This Pokemon Feature Has Made Me Look Like a Fool For Too Long

I swear I know Pokemon types and weaknesses.

Pokemon Sword and Shield have come in with a ton of quality of life improvements that make them altogether less frustrating than their predecessors. But I’m about ten hours into Shield and have noticed one of my biggest peeves about the series is still intact.

Take my hand, let me walk you through it.

As bad of a trait as it is for a person who exists on the internet, I have a great deal of trouble with large groups of people laughing at me at once. You want a ticket for the express train to introversion? Fear of public embarrassment is one way to do it.

The easiest way to get people to laugh at you in great numbers is to do something dumb in front of a crowd. While Pokemon might not actively be making the audience watching all my Pokemon battles point and laugh at the sheer idiocy of my tactical decisions, it’s hard not to imagine they would do so when they see what the game’s current design requires me to do when starting a battle.

Picture this: a member of the revered Elite Four begins a battle by sending out their prized star Pokemon. For the sake of this example, let’s say it’s a powerful dragon-type Pokemon like Salamence. He’s an intimidating force, one that I have to be making strategic choices while fighting in order to take down. But I have an ice-type Pokemon in my party. Maybe it’s Glaceon, who will no doubt have some ice attacks that will freeze Salamence right out of the sky.

More Pokemon:

But wait. What’s this? Glaceon is not the first Pokemon in my party. My hand moves involuntarily to the first poke ball on my belt and I throw it onto the battlefield. It’s…Torterra. A grass and ground-type Pokemon who is incredibly ill-equipped to fight a dragon like Salamence. I know I have Glaceon on my belt and can send her out. Why did I decide to start this battle with a Pokemon who has no business fighting a flying beast like Salamence? What kind of ignorant, dumb-as-dirt trainer sees a big dragon flying above them and thinks, “I’m gonna send out a Pokemon who is both weakened by a majority of the dragon’s attacks but also doesn’t really even have anything in his arsenal to fight it?”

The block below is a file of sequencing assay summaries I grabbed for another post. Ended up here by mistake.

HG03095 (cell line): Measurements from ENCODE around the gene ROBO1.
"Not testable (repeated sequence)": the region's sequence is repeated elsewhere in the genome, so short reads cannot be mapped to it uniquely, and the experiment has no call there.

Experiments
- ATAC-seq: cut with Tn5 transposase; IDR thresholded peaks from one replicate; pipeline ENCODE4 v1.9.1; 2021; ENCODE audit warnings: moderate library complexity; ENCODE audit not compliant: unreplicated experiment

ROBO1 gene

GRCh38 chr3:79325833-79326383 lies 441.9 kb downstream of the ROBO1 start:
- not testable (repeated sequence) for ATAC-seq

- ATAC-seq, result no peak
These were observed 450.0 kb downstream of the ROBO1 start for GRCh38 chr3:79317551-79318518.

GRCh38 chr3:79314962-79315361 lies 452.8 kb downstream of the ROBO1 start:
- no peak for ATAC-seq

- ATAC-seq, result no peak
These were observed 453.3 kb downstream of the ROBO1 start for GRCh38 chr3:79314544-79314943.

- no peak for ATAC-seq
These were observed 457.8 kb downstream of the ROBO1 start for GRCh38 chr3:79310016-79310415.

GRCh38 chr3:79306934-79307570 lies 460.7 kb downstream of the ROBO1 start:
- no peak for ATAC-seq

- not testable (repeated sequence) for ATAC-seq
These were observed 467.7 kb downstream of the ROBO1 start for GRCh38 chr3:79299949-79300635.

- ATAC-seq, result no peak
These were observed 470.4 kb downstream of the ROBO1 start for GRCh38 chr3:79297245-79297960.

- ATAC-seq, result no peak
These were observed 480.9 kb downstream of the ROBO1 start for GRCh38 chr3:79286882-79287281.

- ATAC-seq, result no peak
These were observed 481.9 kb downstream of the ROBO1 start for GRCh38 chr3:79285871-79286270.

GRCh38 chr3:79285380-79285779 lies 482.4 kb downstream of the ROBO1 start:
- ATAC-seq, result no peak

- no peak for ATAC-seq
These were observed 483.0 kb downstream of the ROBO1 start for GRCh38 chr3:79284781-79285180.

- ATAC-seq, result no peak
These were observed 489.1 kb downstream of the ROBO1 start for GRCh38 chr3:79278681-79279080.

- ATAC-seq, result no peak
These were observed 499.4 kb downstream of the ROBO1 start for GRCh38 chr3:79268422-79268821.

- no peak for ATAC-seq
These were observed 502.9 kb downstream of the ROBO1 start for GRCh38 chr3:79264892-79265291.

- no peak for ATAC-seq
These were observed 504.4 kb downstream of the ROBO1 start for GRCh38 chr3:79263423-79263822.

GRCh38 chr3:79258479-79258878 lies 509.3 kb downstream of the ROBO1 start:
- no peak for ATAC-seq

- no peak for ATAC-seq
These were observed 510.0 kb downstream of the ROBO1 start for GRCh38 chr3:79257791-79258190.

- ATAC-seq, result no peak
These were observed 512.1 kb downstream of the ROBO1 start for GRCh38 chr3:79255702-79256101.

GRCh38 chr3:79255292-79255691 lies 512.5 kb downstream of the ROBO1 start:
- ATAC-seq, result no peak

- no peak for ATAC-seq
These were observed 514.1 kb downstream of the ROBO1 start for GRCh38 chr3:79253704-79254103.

But everyone in the audience saw what I did. Now I look like a buffoon, an imbecile, a complete nincompoop when it comes to the art of Pokemon battling. Now I must waste a round returning Torterra to his poke ball and sending out Glaceon, who will now take a hit from Salamence’s attack originally meant for my first Pokemon. All because, for some reason, we’re still not allowed to pick a Pokemon at the start of the battle. The plot of each Pokemon game claims we as the player are challenged by every trainer we make eye contact with, so it just seems like it would be common courtesy for us to be able to choose which Pokemon we want to send out first as a reaction to what our opponent presents us with. 

Please Game Freak, let me demonstrate to people that I am actually a brilliant Pokemon tactician and not a bone headed ninny who needlessly puts his Pokemon in harm’s way in front of an audience of several hundred people. Thank you.

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Kenneth Shepard

Kenneth is a Georgia-based writer who still periodically cries about the Mass Effect trilogy years after it concluded.

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